In January 2013 when Stephen O’Grady, an analyst at RedMonk, published “The New Kingmakers: How Developers Conquered the World,” the book’s central argument (then and still now) universally resonated with an emerging open-source community. He convincingly charts developers’ movement “out of the shadows and into the light as new influencers on society’s [technical landscape].”
Using their choice of the open-source software and at-the-ready at studying or contributing source code on GitHub, developers have built data products using open-source technologies that have shaped the industry today. O’Grady cites notable open-source examples that engendered successful software companies as well as companies that employ open-source to build their infrastructure stacks.
He asserts that developers make a difference; they chart the course, like the Kingmakers.
And this April, you can join many of these kingmakers at Spark + AI Summit 2019. Hear and learn from them as they offer their insight into use cases in how they combine data and AI, to build data pipelines as well as use and extend Apache Spark ™ to solve tough data problems.
In this blog, we highlight selected sessions that speak to developers’ endeavors in combining the immense value of data and AI across three tracks: Developer, Deep Dives, and Continuous Streaming Applications.
Naturally, let’s start with the Developer track. Ryan Blue of Netflix in his talk, Improving Apache Spark’s Reliability with DataSourceV2, will share Spark’s new DataSource V2 API, which allows working with data from tables and streams. With relevant changes to Spark SQL internals, the V2 allows developers to build reliable data pipelines from relevant data sources. For Spark developers writing data source connectors, this is a must talk to attend.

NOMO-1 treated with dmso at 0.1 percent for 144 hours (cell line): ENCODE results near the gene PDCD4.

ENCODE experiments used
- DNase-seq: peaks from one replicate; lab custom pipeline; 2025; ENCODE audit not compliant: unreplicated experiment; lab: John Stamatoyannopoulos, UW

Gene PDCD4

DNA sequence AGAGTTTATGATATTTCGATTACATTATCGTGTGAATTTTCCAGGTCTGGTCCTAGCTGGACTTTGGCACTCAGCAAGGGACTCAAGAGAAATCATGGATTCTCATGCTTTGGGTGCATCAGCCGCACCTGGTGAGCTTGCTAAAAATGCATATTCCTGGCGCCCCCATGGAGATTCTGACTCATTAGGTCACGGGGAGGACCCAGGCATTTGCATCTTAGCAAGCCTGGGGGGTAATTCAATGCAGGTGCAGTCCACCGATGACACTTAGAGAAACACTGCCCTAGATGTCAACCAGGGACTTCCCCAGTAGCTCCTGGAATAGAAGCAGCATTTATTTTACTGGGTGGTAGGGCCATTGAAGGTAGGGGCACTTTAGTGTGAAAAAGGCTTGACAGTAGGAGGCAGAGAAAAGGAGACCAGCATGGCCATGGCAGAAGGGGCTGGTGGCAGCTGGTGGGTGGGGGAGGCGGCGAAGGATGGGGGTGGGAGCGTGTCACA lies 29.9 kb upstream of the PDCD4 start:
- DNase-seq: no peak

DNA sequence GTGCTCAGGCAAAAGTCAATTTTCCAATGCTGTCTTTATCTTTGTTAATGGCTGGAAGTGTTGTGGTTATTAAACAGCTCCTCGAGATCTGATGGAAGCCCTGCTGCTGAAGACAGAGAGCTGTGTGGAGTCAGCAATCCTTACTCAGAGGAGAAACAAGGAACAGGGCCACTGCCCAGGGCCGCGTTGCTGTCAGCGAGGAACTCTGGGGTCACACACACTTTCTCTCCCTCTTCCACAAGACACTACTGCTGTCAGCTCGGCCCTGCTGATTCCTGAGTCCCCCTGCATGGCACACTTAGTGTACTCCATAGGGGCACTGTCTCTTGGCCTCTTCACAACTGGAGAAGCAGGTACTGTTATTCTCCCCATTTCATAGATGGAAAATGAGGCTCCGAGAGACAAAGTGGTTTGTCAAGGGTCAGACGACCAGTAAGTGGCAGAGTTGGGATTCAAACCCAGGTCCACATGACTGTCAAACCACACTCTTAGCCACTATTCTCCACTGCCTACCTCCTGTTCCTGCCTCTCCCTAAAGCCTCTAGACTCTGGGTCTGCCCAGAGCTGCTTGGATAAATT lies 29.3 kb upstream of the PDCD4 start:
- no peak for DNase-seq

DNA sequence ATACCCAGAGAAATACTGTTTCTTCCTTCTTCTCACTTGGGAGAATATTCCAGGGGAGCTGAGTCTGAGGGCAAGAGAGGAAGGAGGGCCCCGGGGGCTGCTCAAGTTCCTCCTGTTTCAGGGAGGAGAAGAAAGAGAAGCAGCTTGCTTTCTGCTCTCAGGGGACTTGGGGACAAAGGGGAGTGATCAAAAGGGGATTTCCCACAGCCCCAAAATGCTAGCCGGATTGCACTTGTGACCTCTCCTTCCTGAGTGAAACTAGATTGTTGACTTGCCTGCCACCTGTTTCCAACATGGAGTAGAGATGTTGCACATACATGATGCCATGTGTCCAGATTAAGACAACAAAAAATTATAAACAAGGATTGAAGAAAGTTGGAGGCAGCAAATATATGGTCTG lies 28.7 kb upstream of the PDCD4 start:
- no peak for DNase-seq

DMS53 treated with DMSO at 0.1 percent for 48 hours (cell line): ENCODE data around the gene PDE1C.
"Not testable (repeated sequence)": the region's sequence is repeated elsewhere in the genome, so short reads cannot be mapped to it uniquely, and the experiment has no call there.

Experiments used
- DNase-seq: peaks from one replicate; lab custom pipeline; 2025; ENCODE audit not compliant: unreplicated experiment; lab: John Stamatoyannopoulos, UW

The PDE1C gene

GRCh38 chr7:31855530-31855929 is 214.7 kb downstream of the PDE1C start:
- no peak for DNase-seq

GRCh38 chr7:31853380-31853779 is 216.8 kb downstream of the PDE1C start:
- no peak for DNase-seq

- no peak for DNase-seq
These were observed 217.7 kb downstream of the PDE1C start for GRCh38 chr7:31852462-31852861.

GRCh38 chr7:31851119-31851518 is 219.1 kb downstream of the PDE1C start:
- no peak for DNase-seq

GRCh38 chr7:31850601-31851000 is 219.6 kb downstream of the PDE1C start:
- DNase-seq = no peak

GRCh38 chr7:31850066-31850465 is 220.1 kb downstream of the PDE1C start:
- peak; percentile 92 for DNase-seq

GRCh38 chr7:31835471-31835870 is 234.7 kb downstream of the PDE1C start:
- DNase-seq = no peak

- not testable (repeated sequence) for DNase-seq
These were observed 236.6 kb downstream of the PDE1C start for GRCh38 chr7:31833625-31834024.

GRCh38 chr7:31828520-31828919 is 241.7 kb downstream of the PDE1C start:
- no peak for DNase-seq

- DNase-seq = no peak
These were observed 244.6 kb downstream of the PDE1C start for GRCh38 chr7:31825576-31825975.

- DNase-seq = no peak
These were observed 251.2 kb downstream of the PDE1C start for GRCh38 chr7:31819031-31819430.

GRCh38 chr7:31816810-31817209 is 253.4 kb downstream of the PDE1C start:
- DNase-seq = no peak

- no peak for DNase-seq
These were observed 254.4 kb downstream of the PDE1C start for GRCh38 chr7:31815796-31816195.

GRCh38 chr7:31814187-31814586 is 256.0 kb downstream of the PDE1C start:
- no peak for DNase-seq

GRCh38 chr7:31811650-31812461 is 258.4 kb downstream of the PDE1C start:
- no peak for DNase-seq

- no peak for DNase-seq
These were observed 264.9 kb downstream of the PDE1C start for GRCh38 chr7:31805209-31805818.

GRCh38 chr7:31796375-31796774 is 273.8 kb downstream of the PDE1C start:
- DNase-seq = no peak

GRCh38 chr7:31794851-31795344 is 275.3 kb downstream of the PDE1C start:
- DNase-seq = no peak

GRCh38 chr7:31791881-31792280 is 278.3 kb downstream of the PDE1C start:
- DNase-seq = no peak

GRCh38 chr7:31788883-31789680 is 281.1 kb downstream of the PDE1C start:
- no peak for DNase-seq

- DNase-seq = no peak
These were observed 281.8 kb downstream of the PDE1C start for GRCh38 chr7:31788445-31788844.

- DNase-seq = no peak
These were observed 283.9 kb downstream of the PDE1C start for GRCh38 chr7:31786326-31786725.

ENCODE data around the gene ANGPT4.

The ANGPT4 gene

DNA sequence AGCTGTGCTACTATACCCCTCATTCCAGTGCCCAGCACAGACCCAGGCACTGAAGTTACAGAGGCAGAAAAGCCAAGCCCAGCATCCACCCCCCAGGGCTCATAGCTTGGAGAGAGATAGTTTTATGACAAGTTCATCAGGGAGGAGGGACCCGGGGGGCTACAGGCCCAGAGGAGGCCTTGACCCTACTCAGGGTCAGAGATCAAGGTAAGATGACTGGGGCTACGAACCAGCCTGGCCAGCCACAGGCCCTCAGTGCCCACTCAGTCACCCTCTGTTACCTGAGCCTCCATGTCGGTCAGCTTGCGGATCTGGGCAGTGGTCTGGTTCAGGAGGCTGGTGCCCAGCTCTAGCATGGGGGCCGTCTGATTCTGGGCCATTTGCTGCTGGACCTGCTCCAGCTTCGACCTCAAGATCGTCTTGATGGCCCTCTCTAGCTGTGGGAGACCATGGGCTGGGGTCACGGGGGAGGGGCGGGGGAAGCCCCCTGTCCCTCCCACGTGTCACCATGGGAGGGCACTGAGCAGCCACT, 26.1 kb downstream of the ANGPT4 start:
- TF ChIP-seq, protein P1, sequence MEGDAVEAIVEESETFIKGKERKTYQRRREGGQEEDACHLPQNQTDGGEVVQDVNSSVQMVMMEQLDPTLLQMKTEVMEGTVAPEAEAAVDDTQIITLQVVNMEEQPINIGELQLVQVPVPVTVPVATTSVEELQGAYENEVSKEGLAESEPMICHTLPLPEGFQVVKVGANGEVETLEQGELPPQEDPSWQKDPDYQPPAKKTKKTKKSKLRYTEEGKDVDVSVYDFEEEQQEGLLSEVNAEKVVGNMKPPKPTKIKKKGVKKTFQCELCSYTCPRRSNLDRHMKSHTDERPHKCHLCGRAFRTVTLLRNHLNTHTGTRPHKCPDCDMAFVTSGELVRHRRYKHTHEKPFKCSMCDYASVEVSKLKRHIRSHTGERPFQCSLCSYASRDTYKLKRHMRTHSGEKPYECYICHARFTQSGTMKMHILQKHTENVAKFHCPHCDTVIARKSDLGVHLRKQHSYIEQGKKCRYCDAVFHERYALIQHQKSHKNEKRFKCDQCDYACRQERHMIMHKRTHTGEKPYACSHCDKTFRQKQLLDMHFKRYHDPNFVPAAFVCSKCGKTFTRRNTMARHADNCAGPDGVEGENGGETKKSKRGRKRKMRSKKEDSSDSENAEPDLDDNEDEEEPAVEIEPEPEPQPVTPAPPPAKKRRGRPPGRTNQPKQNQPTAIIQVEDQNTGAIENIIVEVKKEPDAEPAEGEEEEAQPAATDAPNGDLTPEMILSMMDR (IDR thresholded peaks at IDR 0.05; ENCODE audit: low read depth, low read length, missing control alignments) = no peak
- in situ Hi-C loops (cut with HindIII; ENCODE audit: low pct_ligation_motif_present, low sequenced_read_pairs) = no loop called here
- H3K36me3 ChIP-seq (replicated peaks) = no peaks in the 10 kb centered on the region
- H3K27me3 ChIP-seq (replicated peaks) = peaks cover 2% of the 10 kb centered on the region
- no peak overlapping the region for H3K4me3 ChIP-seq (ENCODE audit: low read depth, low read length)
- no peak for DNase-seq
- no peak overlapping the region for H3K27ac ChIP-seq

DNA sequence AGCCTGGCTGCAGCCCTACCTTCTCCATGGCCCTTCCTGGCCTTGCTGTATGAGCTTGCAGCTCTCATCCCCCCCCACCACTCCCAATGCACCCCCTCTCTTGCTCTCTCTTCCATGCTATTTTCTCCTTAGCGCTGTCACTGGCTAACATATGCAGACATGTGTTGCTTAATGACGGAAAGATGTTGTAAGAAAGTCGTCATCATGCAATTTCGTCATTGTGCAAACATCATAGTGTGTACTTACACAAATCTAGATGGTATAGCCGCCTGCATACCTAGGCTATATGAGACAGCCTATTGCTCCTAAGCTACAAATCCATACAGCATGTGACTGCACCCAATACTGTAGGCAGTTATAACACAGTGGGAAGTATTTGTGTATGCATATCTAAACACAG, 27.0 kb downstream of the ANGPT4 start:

Enhanced in Spark 2.3, columnar storage is an efficient way to store DataFrames. In his talk, In-Memory Storage Evolution in Apache Spark, Dr. Kazuaki Ishizaki, PMC Spark committer and an ACM award winner, will discuss the evolution of in-memory storage: How Apache Arrow exchange format and Spark’s ColumnVector for storage enhance Spark SQL access and query performance on DataFrames.
Related to DataFrames and Spark SQL, Messrs DB Tsai and Cesar Delgado of Apple Inc will address how they handle deeply nested structures by making them first-class citizens in Spark SQL, giving them immense speed up in querying and processing humongous data for Apple Siri, a virtual assistant. Their talk, Making Nested Columns as First Citizen in Apache Spark SQL, is a good example to show developers how to extend Spark SQL.
Which brings us Spark’s extensibility. Among many features that attract developers to Spark, one is its extensibility with new language bindings or libraries. Messrs Tyson Condie and Rahul Potharaju of Microsoft will explain how they extended Spark to include a new .NET bindings in their talk: Introducing .NET bindings for Apache Spark.